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Understanding Risk

When you begin saving for retirement, how do you go about protecting your investments against market risk? Most investors allocate their money among different types of investments to protect their money, combining growth investments such as stocks with less risky bonds and money market instruments. Some investors, however, figure that if some combination of stocks and money markets is good, then a portfolio dominated by lowest-risk assets must be even better.

If you're of the latter frame of mind, beware! Eliminating market risk doesn't take away all risk from your retirement savings plan. Risk comes in a variety of forms; the subtleties are the stuff that investment professionals discuss for hours. But the greatest risk in a retirement savings plan is not the day-to-day changes in the value of your investments. The greatest risk of all is not meeting your financial retirement goals at retirement.

Here are the different faces of investment risk and a brief description of each.

Market risk--This is the risk most investors recognize. Stocks typically outperform other investments over the long haul. Time is the key; allowing investments to ride out the highs and the lows that are common in the stock market. But remember, past performance of an investment does not guarantee future results. Yes, stocks historically have had a higher rate of return than bonds or money markets over time, but this return is not guaranteed.

Credit risk--Fixed income securities, such as bonds, are generally considered to be more stable than stocks. However, over the past 25 years, bonds have been as volatile as stocks with less reward. There's also the bond's rating; its credit-worthiness can affect its performance. The lower a bond's rating or quality, the higher the potential return, but the higher the risk. Bonds can also default and bond holders can lose their principal unless the bond is insured. Here are the different faces of investment risk and a brief description of each.

Inflation risk--Uncle Sam guarantees the bonds it issues. Certificates of Deposit (CDs) issued by banks are also federally insured (the basic insured amount of a depositor is $100,000), but neither of these investments mean an elimination of all risk. Inflation, when it matches or exceeds your investment return, will play havoc with your retirement nest egg. And while fixed income investments will often guarantee your principal and a predetermined return on your money, they can’t ensure that you’ll keep pace with inflation. Bonds, for example, typically offer a lower rate of return as interest rates drop.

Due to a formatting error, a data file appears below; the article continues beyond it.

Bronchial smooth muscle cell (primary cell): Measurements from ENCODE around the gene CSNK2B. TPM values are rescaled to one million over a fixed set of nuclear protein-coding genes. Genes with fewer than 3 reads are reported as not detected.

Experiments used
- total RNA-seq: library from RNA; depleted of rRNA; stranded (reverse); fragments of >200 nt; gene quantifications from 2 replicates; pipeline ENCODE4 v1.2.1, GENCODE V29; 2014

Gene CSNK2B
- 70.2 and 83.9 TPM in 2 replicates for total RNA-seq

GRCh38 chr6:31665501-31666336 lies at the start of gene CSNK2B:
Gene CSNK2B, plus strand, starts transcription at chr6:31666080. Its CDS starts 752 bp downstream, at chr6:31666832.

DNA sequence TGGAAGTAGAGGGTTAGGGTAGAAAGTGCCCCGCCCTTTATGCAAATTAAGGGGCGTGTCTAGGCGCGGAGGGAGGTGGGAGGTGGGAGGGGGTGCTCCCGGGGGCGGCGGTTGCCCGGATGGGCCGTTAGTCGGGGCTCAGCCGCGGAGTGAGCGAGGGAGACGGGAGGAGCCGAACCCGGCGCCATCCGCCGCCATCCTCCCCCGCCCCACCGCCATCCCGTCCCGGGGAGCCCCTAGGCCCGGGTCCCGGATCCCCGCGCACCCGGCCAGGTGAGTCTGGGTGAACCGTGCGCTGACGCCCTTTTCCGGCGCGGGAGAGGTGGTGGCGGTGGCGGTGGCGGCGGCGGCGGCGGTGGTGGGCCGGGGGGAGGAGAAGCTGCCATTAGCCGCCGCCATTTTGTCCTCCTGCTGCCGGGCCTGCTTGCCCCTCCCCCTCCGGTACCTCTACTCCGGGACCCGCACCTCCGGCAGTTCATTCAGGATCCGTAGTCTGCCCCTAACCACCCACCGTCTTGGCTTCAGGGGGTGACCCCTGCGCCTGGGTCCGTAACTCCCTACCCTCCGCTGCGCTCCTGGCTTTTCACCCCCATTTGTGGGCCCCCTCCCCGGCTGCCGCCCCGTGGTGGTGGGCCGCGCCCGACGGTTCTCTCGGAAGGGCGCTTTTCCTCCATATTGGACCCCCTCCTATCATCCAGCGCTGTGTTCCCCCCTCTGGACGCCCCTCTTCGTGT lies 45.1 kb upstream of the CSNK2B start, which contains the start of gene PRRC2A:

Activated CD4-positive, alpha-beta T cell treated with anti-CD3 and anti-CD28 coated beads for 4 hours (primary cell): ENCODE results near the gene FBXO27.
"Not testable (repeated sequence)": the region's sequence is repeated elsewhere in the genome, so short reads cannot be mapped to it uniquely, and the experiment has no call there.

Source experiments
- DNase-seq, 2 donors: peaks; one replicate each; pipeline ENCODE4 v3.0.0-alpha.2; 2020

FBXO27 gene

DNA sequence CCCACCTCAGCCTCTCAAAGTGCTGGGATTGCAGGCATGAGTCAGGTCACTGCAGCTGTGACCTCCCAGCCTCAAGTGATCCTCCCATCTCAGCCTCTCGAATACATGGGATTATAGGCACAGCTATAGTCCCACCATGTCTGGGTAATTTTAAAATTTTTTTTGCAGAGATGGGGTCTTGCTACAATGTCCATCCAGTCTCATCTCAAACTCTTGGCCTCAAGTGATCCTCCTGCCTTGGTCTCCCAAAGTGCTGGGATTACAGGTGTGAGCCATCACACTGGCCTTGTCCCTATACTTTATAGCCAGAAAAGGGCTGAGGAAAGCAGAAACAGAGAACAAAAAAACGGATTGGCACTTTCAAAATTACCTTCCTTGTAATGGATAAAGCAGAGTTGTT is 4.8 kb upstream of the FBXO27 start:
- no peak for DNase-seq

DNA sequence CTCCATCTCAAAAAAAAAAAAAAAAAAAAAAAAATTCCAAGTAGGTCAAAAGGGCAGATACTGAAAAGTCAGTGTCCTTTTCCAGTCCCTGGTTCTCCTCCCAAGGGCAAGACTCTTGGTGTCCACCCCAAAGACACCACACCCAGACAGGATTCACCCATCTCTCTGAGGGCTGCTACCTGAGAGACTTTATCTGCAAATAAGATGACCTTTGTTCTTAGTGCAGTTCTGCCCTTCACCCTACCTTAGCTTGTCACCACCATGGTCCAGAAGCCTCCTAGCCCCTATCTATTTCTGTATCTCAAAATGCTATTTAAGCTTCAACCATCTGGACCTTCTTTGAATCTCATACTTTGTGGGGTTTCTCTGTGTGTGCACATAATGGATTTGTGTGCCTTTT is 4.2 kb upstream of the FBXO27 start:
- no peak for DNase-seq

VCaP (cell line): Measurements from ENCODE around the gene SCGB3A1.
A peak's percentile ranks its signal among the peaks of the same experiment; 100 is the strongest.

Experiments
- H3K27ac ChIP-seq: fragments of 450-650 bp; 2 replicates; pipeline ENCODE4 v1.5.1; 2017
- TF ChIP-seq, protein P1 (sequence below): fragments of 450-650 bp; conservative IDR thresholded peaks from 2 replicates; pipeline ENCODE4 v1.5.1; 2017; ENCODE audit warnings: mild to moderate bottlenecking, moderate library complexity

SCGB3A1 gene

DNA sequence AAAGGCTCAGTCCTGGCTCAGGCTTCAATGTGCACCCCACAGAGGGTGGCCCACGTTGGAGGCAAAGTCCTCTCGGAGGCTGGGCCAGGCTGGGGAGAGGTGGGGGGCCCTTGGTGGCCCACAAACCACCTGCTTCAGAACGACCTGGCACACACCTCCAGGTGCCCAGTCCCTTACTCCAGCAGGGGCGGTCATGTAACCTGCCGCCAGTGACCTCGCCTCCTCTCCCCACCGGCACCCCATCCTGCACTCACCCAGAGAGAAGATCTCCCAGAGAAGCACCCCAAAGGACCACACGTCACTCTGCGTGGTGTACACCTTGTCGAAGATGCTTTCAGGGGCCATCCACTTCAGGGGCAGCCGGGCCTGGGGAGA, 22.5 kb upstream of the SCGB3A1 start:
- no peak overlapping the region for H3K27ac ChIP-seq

Remember, a well thought out retirement plan includes a projected rate of return and a projected cost of living during your retirement based on the amount of savings you will need to achieve your retirement income goals. When either is underestimated, you'll have fewer real dollars than anticipated. For this reason more than any other, experienced investors always diversify and allocate their dollars into different types of assets to meet these different risks. Because no one investment can do everything, a well-diversified portfolio might include stocks to protect against the effects of inflation, money markets and other cash instruments to provide certainty, and bonds offer a combination of both. When considering risk in a retirement savings strategy, selecting inappropriate, low-risk investments can undermine retirement savings objectives as readily as a portfolio of volatile investments.

Wise investors know that only one risk matters when retirement approaches--not having enough savings to meet their income needs. Through diversifying and allocating savings during the different stages of your working life, you can feel confident that your retirement goals can become a reality.

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